In fact Dilbert, the strip, is carried in more than 1,000 newspapers in 32 countries (total readership: 60 million). It has simultaneously infiltrated the Internet, and the just-released Dilbert Principle, Adams's cartoon-narrative book, quickly soared to No. 2 on The New York Times bestseller list. A former applications engineer at Pacific Bell, Adams, who turns 39 in June, figures success just comes from knowing the territory—which includes dimwit bosses (redundant, Dilbert would say), pointless meetings (ditto), accounting trolls and corporatespeak. "It happens that I had a cubicle-eye perspective," says Adams, who until last year occupied enclosure 4S700R at Pacific Bell in San Ramon, Calif.
His inside knowledge of the indignities suffered by workers has made him "an institution in Silicon Valley," says Scott Wilder, a senior manager at Berkeley-based Global Network Navigator, Inc. Not that Adams holds a grudge against big business per se—just against idiots. "Unfortunately," he explains, "the world is full of them, and a disproportionate number are promoted to management." When Adams's Dilbert Principle, which holds that managers "were usually the people you missed least from the productive level," was published in The Wall Street Journal last year, it proved a turning point. Adams had a standing agreement that he would resign from PacBell whenever the public-relations value of having him no longer paid his way—and his boss took him up on it.
Even without a cubicle to go to, Adams keeps a strict regimen. He rises at 6 and heads to the neatly cluttered office in the two-story tract home in Dublin, Calif., he shares with longtime girlfriend Pam Okasaki, 40, a group product director for Pacific Bell Mobile Services, and cats Freddie and Sarah. He spends an hour or so on his daily Dilbert strip, then repairs to "command central," a Power Macintosh, where he gets up to 800 messages each day at email@example.com. Then he works on The Dilbert Zone (http://www.unitedmedia.com/comics/dilbert), an Internet page that includes cartoons and information about Adams and his characters: Dogbert (goal: to conquer the world), Catbert (a merciless human-resources director) and Ratbert (a cheerful rodent worker). To say nothing of the nameless dimwit Boss, whose hair peaks in two devil-like horns.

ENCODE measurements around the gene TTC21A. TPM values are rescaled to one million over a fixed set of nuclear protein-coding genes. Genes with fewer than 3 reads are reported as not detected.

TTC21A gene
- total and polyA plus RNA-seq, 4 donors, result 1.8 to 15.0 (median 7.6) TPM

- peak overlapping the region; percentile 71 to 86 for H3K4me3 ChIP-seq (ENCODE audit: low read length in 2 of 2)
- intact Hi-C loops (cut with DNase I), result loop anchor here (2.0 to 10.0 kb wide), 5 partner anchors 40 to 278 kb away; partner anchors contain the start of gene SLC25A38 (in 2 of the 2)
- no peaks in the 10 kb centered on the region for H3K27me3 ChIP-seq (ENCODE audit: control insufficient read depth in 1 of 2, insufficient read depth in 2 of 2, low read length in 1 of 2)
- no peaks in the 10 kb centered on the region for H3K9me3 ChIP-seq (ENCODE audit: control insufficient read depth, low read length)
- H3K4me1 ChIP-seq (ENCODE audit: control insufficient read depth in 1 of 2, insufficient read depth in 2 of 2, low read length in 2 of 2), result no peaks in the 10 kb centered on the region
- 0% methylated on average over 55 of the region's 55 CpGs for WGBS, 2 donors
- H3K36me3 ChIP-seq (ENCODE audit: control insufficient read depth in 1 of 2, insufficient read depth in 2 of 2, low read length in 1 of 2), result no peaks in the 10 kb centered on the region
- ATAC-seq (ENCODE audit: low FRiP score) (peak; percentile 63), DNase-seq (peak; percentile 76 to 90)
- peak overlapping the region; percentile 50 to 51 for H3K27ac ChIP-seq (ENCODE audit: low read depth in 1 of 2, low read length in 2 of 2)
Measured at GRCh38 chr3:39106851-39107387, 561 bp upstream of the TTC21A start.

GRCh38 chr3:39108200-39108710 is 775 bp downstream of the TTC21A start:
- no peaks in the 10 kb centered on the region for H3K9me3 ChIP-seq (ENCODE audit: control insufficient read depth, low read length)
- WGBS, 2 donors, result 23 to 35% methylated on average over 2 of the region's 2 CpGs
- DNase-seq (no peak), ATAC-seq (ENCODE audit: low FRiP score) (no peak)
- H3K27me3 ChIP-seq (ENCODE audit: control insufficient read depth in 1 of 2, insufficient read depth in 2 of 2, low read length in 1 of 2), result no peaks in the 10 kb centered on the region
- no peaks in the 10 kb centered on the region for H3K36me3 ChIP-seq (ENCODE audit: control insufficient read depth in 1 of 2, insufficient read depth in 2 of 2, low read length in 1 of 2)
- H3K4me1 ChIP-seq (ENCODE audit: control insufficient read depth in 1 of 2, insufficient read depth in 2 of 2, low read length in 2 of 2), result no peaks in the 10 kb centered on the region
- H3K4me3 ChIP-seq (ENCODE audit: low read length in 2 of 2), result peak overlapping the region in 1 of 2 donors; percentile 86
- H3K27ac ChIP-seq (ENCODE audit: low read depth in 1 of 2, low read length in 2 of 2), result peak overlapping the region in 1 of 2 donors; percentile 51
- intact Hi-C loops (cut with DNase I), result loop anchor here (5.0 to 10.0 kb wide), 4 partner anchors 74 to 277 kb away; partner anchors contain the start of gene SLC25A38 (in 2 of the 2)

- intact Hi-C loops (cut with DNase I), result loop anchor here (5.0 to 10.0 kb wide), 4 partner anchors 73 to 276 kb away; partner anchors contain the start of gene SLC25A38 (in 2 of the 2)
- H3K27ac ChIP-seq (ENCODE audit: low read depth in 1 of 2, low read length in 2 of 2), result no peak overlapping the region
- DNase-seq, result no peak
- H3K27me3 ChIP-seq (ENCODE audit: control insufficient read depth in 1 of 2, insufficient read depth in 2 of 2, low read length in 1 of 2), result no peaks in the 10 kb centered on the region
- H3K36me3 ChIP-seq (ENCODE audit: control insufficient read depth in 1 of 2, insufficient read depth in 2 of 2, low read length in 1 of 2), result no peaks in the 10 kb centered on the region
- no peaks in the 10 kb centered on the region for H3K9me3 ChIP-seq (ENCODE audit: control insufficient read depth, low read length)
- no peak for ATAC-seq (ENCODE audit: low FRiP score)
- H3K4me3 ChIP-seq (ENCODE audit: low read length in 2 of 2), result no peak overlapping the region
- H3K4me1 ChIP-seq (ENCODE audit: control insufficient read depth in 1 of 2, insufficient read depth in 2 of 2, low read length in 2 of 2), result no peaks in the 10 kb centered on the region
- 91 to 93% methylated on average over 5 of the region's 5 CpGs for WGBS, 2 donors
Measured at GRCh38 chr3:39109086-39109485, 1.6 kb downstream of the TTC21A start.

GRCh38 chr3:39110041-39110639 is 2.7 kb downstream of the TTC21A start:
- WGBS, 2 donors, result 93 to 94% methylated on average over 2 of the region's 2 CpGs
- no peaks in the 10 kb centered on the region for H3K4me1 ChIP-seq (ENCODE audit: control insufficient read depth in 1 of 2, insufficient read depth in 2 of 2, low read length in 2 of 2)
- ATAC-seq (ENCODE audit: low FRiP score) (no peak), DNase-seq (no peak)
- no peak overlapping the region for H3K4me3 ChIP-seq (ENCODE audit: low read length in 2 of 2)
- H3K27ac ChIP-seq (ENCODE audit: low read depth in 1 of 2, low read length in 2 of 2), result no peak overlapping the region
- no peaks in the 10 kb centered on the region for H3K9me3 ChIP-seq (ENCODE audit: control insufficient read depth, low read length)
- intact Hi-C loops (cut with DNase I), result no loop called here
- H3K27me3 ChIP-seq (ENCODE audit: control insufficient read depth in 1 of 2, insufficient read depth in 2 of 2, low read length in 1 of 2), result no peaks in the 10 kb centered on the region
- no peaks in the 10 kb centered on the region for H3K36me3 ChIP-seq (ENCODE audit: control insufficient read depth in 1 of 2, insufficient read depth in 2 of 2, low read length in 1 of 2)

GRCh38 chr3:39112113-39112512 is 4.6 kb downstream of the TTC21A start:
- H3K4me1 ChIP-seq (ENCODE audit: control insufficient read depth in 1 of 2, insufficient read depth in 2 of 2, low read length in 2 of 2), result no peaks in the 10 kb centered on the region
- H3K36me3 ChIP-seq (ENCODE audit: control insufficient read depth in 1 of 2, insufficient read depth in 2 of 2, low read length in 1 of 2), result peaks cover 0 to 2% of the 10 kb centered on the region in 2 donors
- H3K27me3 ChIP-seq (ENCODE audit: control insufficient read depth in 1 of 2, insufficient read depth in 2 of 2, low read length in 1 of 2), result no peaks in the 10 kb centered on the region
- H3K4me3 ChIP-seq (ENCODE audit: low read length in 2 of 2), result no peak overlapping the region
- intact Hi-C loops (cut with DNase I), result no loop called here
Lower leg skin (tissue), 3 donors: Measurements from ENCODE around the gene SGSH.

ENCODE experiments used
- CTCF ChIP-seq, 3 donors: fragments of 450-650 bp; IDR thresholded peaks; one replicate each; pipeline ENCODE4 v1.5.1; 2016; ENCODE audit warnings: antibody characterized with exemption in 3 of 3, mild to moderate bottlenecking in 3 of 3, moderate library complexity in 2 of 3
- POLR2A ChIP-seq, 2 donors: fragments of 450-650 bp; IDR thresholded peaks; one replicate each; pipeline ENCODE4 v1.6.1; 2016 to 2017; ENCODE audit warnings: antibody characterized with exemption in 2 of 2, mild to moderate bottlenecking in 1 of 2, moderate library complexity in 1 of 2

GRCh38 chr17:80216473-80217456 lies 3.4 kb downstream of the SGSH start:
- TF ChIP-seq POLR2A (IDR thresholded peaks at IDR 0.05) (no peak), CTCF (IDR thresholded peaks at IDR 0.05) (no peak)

There were more than a few bumps on the road to fame. Growing up in Windham, N.Y., near Albany, the second child of Virginia Adams, a homemaker and assembly-line worker, and her husband, Paul, a postal clerk, Scott remembers his mother telling him he could do anything. "She said I could be President. I wanted to be Charles Schulz." But almost everyone tried to discourage him. Rejected by the Famous Artists School at 11 (you had to be 12 to get in), Adams got the lowest class grade in a college drawing class at Hartwick College in Oneonta, N.Y., and later had his cartoons rejected by Playboy, The New Yorker and a long list of syndicators.
After his early failures, Adams chose economics for his college major. Heading to California after graduation, he took a job as a bank teller (and was robbed twice at gunpoint), got his MBA at Berkeley and hired on in 1986 at PacBell. Dilbert was doodled into existence as a composite of his co-workers. "They all had little potato-shaped bodies, and they had glasses," says Adams. Nameless at first, his character was christened at a name-the-nerd office contest. But it wasn't until 1989 that United Media (which also syndicates Peanuts) introduced Dilbert's downsized, upended management-afflicted world to the nation. In 1993, Adams was the first cartoonist to add his e-mail address to his strip, and Dilbert took off.
Now, he sighs contentedly, "I could probably lock my door and never see another human as long as I had my cats and computer." With Dilbert blanketing the workplace world, Adams is on the go. He launches Dilbert greeting cards in June and confesses to dreams of a Dilbertland. As Dogbert would say, he's reaching Nerdvana.
GABRIELLE SAVERI in Dublin
- Gabrielle Saveri.
PLAGUED BY A HEARTLESS BOSS, confined to a featureless cubicle and forced to endure the Great Lies of Management ("Employees are our most valuable asset"), Dilbert would seem to be one sorry dude. Except that while Corporate America chants its mantra of downsizing, Dilbert, cartoonist Scott Adams's tuber-shaped alter ego, appears to be subversively upsizing. His puzzled visage appears on office walls coast to coast, pinned there by disgruntled employees who have made Dilbert their '90s-style symbol of passive resistance.